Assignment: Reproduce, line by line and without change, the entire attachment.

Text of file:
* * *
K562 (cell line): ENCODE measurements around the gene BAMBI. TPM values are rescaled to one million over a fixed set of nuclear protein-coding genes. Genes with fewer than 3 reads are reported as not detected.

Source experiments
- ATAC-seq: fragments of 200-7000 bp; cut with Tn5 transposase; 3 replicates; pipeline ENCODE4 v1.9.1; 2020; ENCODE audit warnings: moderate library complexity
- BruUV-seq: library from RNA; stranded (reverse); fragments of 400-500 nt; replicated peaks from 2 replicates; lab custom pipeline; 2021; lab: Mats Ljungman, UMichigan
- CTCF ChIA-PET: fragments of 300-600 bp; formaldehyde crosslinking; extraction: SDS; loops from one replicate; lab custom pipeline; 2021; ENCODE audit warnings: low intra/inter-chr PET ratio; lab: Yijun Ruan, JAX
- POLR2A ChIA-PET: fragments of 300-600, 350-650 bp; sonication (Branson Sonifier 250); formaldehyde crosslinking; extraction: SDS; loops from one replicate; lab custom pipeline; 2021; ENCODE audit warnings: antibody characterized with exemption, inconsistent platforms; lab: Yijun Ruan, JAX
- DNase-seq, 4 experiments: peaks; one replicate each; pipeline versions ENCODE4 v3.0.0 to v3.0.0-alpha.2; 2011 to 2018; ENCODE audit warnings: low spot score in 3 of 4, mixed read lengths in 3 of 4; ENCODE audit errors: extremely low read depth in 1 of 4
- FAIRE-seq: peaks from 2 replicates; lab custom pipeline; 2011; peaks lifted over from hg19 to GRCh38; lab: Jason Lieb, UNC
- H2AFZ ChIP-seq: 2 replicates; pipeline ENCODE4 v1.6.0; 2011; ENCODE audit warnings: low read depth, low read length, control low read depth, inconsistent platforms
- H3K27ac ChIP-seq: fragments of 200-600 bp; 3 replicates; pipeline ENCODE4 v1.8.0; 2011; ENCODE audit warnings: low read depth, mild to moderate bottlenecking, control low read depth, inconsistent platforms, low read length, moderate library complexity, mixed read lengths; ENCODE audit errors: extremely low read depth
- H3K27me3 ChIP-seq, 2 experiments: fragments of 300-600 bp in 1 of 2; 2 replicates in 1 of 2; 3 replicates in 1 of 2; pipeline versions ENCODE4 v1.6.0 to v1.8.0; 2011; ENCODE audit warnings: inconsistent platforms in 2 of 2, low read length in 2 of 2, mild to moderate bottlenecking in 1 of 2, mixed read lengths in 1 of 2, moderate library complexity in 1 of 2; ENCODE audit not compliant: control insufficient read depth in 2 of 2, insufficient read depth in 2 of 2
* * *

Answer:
K562 (cell line): ENCODE measurements around the gene BAMBI. TPM values are rescaled to one million over a fixed set of nuclear protein-coding genes. Genes with fewer than 3 reads are reported as not detected.

Source experiments
- ATAC-seq: fragments of 200-7000 bp; cut with Tn5 transposase; 3 replicates; pipeline ENCODE4 v1.9.1; 2020; ENCODE audit warnings: moderate library complexity
- BruUV-seq: library from RNA; stranded (reverse); fragments of 400-500 nt; replicated peaks from 2 replicates; lab custom pipeline; 2021; lab: Mats Ljungman, UMichigan
- CTCF ChIA-PET: fragments of 300-600 bp; formaldehyde crosslinking; extraction: SDS; loops from one replicate; lab custom pipeline; 2021; ENCODE audit warnings: low intra/inter-chr PET ratio; lab: Yijun Ruan, JAX
- POLR2A ChIA-PET: fragments of 300-600, 350-650 bp; sonication (Branson Sonifier 250); formaldehyde crosslinking; extraction: SDS; loops from one replicate; lab custom pipeline; 2021; ENCODE audit warnings: antibody characterized with exemption, inconsistent platforms; lab: Yijun Ruan, JAX
- DNase-seq, 4 experiments: peaks; one replicate each; pipeline versions ENCODE4 v3.0.0 to v3.0.0-alpha.2; 2011 to 2018; ENCODE audit warnings: low spot score in 3 of 4, mixed read lengths in 3 of 4; ENCODE audit errors: extremely low read depth in 1 of 4
- FAIRE-seq: peaks from 2 replicates; lab custom pipeline; 2011; peaks lifted over from hg19 to GRCh38; lab: Jason Lieb, UNC
- H2AFZ ChIP-seq: 2 replicates; pipeline ENCODE4 v1.6.0; 2011; ENCODE audit warnings: low read depth, low read length, control low read depth, inconsistent platforms
- H3K27ac ChIP-seq: fragments of 200-600 bp; 3 replicates; pipeline ENCODE4 v1.8.0; 2011; ENCODE audit warnings: low read depth, mild to moderate bottlenecking, control low read depth, inconsistent platforms, low read length, moderate library complexity, mixed read lengths; ENCODE audit errors: extremely low read depth
- H3K27me3 ChIP-seq, 2 experiments: fragments of 300-600 bp in 1 of 2; 2 replicates in 1 of 2; 3 replicates in 1 of 2; pipeline versions ENCODE4 v1.6.0 to v1.8.0; 2011; ENCODE audit warnings: inconsistent platforms in 2 of 2, low read length in 2 of 2, mild to moderate bottlenecking in 1 of 2, mixed read lengths in 1 of 2, moderate library complexity in 1 of 2; ENCODE audit not compliant: control insufficient read depth in 2 of 2, insufficient read depth in 2 of 2